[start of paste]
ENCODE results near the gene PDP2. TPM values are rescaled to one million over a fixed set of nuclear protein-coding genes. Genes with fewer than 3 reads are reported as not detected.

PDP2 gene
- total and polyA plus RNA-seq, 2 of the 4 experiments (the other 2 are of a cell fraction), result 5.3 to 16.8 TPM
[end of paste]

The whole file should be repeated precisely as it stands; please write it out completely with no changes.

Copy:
ENCODE results near the gene PDP2. TPM values are rescaled to one million over a fixed set of nuclear protein-coding genes. Genes with fewer than 3 reads are reported as not detected.

PDP2 gene
- total and polyA plus RNA-seq, 2 of the 4 experiments (the other 2 are of a cell fraction), result 5.3 to 16.8 TPM